2. The NPP and NADAA are not guaranteed popularity in the wake of the court case, especially since the NDC want to counter adulation of statesmanship lavished upon NADAA with the age old crime of causing financial loss to the state. (You already know I think the NDC are taking the piss with that one). Nonetheless, NDC supporters and those who don't particularly care for either party may buy the idea that the NPP sulkily dragged the country through 8 months of financial turmoil to selfishly win power. That is a possible opinion. NPP supporters may feel the same, since at the end of the day a party card doesn't mean you agree all the time. The party need to retreat right now from extra-parliamentary politics. They need to build their credibility as an opposition if they want to be considered a worthy ruling party. They need to yet again, let the NDC trip themselves up by trying to call the NPP's bluff on moves it (NDC) can't be sure they've (NPP) taken - hence bullsh*t.

For lesser politicians
1. There are two ways to climb the ladder in politics. Within the party and outside of the party in the public realm. Some people will notice that some Ministers earned their place by showing their mettle in the chamber. Others, you will notice became ministers or deputies without sitting in the chamber and I think we can openly say we notice a major difference in conduct and experience (must I give Victoria Hammah as an example?). Preferably, the President has been through parliament (I say preferably because I note that if anything was to happen to Mahama, Amissah-Arthur would be president without ever being an MP.

Thursday, 12 September 2013

Road to Brazil 2014

Have you heard? FiFA rankings put Ivory Coast, Ghana, Algeria, Cape Verde and Nigeria as top 5.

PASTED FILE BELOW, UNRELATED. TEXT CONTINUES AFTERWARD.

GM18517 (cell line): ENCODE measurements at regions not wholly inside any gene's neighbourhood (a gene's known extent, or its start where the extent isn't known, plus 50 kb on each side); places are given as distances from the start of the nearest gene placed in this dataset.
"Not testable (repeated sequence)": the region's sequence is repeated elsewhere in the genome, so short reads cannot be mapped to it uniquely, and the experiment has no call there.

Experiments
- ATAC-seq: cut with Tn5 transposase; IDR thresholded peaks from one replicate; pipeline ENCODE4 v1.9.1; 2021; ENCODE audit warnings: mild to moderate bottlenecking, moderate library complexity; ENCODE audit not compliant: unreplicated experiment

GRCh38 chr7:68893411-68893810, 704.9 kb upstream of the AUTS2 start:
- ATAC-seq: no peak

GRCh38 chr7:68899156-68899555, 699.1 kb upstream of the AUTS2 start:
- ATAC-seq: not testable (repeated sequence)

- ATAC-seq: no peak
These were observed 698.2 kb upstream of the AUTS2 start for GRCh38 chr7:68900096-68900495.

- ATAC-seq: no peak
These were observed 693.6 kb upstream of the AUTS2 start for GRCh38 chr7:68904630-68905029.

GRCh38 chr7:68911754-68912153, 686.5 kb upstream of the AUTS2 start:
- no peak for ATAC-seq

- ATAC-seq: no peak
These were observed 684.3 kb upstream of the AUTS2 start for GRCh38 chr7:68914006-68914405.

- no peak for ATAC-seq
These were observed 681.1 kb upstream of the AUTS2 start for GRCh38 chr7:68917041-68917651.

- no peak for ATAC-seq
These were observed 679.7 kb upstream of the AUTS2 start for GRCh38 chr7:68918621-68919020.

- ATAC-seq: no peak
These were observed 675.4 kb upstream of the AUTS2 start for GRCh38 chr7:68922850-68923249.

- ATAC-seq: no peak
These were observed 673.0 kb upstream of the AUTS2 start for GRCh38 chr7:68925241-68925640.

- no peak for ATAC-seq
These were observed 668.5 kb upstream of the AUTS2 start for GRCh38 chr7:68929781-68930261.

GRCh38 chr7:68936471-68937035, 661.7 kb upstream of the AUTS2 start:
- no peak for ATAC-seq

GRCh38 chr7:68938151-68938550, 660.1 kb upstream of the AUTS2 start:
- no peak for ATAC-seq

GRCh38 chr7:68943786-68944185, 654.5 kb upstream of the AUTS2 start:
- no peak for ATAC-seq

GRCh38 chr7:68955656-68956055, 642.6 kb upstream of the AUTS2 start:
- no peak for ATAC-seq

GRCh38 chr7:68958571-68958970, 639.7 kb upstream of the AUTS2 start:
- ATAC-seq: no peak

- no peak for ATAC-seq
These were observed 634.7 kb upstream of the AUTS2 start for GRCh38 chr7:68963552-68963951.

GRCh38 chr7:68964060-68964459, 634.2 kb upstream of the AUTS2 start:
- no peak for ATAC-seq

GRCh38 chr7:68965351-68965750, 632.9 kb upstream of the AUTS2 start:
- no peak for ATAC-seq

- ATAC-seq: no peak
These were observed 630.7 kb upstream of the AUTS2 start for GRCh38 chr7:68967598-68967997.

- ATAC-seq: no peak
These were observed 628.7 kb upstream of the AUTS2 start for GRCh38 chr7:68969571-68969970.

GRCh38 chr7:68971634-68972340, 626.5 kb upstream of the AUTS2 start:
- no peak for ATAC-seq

Now I called it earlier this year when I said Nigeria would win CAF CAN. I'm not gonna call it this time cos anything goes, but if Africa want to avoid embarrassment I think these are our best 5 teams so let's all get behind them! Sorry Egypt, Cameroon, Senegal, Ethiopia and Burkina Faso (well actually, I'm not sorry for Burkina Faso).

Bring on Brasilia 2014!

p.s. I think Ghana need to play Ethiopia because tbh if we don't get the European-based powerhouses back in time, we might struggle against the others. It pains me to say it.

Thursday, 5 September 2013

Who's inviting the diaspora?

I'm doing my dissertation and I came across this. (CLICK AND READ IT) I've got into a few twitter conversations about the necessary extent of diaspora engagement. It seems Africa is capable of doing it with multinationals  with the West  with the Chinese alone, why on earth would they need their deserting brothers and sisters. Afterall the money they sent home to cover everyone's school and hospital fees was just apology money.

I think individual African governments and Africa as a whole need to bring an unambiguous statement of intent. They need to draw up, very clearly, the boundaries for the diaspora. Right now it seems there are so many questions, very few answers.

Chalewote Festival

Gutted to be missing this, this year. Thought I would share so you can enjoy.

The Chalewote street art festival has been going on for a few years now.

Here's a map provided by the organisers.

And here's the e-zine so you know what's where when.

Do what you can and get down there.